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Young lawyers hear firsthand why stenographic court reporters are so important

Cindy Isaacsen presenting to the Johnson County Bar Association Young Lawyers Section

By Cindy L. Isaacsen

I met Tracey Demarea, who is the executive director of the Johnson County Bar Association (JCBA), Johnson County, Kan., through my judge, and I contacted her about presenting to different subsets of the Association. As a result, in early December 2021, I presented the session “How to make a good record” to about 10 members of the JCBA Young Lawyers Section.

I gave the young lawyers in attendance examples of things to do and not to do in court, and what court reporters need from attorneys so they can produce an accurate and fluid transcript. I also provided them with some handouts including one that showed what a transcript looks like when there are interruptions between the attorney and witness. I also gave them a list of things they need to be aware of when collaborating with interpreters, which I obtained from the interpreters at the courthouse, as well as a handout that explains how court reporting works.

The attendees asked a lot of great questions, such as if it is harder to do my job via Zoom or in person, what the pros and cons are of each situation, and what they need to be aware of when conducting a hearing remotely and utilizing masks. They were very curious about the steno machine and asked me, “How does that little machine work?” – which was a great opportunity to briefly share how a steno machine works and how court reporters can write so fast and capture every spoken word, punctuation, and identify the speakers. One attendee said, “That makes my head hurt.” I said, “Me too sometimes.”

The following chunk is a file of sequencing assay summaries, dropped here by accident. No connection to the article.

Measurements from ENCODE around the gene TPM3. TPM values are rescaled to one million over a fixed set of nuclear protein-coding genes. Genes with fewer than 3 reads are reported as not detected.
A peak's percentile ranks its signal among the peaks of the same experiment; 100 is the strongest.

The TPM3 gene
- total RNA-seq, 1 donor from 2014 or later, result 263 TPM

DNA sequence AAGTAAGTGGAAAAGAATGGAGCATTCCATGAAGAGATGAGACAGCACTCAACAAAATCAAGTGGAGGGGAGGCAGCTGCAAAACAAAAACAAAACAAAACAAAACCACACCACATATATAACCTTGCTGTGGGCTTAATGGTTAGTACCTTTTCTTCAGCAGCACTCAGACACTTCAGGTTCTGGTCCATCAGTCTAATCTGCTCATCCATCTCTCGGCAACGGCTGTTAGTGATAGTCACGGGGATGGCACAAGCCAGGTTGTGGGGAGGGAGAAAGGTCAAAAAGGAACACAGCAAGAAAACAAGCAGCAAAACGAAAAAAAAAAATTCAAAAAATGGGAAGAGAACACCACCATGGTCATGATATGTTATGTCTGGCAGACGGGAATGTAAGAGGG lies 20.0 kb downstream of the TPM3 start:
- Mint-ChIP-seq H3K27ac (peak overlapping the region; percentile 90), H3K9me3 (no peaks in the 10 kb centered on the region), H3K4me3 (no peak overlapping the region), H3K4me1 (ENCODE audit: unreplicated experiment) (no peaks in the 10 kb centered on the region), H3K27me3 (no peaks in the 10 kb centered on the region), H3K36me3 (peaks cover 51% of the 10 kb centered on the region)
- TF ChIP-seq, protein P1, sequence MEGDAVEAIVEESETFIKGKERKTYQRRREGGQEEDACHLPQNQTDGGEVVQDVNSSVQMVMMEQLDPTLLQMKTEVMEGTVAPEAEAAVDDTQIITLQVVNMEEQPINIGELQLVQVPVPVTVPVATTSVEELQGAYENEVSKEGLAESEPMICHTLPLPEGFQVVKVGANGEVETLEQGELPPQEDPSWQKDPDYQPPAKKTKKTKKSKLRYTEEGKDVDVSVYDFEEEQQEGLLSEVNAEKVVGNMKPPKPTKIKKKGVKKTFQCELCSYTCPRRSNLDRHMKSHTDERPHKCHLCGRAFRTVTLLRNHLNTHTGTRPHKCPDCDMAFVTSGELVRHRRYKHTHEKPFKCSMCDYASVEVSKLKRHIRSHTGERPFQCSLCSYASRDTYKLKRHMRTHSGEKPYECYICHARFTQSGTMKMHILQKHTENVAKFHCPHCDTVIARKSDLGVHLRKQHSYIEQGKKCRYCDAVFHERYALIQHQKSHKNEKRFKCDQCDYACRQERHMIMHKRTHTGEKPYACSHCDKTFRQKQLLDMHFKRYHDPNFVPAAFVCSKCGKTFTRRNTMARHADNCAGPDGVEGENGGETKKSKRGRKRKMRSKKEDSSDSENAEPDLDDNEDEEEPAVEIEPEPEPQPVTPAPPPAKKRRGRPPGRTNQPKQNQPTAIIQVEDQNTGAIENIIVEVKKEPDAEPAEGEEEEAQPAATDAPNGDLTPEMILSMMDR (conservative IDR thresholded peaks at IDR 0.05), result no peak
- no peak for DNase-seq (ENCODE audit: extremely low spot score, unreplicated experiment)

After the presentation, I received an email from one of the attendees who said that I should give this presentation to even the senior lawyers as they need to be reminded too.

There are so many benefits to giving presentations like this. One, you are building relationships with the attorneys you work with daily; two, you are educating them about the important work court reporters do; and three, you are promoting the profession by getting out into the community and sharing what we do and how we do it.

In our profession, we are constantly talking about attorneys talking so fast and not respecting the record and that it’s only gotten faster and harder. But the more opportunities we take to meet with attorneys, new or seasoned, and remind them what we do and that we want their record to be an accurate one, the easier our job can be. It certainly gives us more exposure instead of being the silent keeper of the record.

Cindy L. Isaacsen, RPR, is an official court reporter from Shawnee, Kan., and also serves as NCRA Secretary-Treasurer. She can be reached at